WASHINGTON, D.C. — Last week, a lawsuit was filed by two Missouri organizations, Missouri Protection & Advocacy Services and VozKC, and voters challenging the state’s voter assistance restrictions. Missouri laws dictate that individuals (excluding election judges) can only assist one voter outside of their immediate families with completing ballots. The plaintiffs argue that these laws directly contradict Section 208 of the Voting Rights Act (VRA) by limiting assistance available to voters with disabilities or who have limited English proficiency and claim these laws should be blocked by the court.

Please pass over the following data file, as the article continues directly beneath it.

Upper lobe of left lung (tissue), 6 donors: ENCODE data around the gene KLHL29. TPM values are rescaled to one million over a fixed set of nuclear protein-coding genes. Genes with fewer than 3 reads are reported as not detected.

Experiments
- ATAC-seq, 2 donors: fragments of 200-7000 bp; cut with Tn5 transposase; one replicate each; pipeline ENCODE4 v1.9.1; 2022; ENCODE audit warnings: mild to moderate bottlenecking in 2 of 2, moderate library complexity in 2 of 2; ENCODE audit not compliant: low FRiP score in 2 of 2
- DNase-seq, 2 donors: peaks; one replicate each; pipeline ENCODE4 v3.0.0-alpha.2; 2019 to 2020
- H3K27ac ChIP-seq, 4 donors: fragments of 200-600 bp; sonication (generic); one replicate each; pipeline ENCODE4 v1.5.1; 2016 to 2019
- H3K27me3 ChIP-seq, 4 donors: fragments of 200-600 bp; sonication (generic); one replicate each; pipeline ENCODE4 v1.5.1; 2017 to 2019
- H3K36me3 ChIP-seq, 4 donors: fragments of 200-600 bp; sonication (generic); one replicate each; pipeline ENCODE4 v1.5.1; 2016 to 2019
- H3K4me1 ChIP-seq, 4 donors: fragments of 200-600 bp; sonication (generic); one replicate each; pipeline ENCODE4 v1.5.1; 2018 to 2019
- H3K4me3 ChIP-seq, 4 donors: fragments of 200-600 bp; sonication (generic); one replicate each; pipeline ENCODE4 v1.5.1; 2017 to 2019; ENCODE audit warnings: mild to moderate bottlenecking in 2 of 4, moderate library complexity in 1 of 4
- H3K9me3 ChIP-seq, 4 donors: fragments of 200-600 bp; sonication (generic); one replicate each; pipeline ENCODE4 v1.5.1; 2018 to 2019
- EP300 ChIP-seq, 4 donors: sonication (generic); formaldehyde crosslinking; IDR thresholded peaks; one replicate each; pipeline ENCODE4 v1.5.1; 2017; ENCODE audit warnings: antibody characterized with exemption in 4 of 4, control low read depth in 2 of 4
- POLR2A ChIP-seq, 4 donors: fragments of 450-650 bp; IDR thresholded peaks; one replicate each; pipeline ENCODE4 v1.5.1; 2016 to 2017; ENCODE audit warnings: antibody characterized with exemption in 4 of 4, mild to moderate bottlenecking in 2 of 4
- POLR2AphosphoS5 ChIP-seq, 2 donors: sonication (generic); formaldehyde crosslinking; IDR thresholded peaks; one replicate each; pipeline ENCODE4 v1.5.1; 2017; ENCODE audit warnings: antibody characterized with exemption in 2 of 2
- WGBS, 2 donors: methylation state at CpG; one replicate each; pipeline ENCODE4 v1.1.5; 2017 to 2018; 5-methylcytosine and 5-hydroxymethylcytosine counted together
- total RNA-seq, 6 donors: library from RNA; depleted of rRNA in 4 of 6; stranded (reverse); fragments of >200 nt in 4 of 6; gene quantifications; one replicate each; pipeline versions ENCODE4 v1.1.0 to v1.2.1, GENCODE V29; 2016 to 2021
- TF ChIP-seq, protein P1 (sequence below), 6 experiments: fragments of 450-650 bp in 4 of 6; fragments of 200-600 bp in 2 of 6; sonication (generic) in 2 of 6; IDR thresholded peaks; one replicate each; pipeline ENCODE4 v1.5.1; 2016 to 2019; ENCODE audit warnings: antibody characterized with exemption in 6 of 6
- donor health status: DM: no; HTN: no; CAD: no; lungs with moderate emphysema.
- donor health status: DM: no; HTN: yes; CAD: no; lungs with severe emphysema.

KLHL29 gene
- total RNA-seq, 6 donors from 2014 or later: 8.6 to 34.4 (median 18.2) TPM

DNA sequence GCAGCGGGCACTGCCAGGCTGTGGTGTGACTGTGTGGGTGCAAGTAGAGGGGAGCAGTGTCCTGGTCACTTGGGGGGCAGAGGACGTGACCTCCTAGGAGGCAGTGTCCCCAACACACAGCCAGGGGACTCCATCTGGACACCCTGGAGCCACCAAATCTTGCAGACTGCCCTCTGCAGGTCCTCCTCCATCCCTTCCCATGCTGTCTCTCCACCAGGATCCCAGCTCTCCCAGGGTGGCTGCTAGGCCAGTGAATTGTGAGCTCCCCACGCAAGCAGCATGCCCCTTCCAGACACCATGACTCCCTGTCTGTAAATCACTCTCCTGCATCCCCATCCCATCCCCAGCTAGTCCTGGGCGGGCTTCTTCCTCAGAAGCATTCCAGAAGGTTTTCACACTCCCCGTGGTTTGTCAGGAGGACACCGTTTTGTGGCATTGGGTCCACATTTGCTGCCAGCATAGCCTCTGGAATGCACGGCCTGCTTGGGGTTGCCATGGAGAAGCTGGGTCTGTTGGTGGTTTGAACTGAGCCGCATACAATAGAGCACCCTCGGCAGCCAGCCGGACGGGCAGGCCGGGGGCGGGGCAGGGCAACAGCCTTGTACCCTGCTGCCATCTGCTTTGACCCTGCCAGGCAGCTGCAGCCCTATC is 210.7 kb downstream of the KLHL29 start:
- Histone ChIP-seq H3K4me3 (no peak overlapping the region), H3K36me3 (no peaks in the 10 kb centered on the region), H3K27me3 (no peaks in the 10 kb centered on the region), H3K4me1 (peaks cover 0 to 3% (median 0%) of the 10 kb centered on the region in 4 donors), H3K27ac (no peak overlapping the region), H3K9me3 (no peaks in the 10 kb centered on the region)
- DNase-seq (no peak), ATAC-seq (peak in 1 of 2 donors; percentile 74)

Section 208 states in relevant part that “[a]ny voter who requires assistance to vote by reason of blindness, disability, or inability to read or write may be given assistance by a person of the voter’s choice.” The lawsuit points out that, even though the state has a sizable Latino population, an increasing number of citizens who speak a language other than English and a significant number of voters with disabilities, state laws limit the ability of voters to receive assistance from non-family members, thereby burdening voters who rely on outside assistance to cast their ballots. The lawsuit argues that Missouri’s voter assistance restrictions violate federal law and, in turn, the Supremacy Clause of the U.S. Constitution because state laws cannot contradict federal law.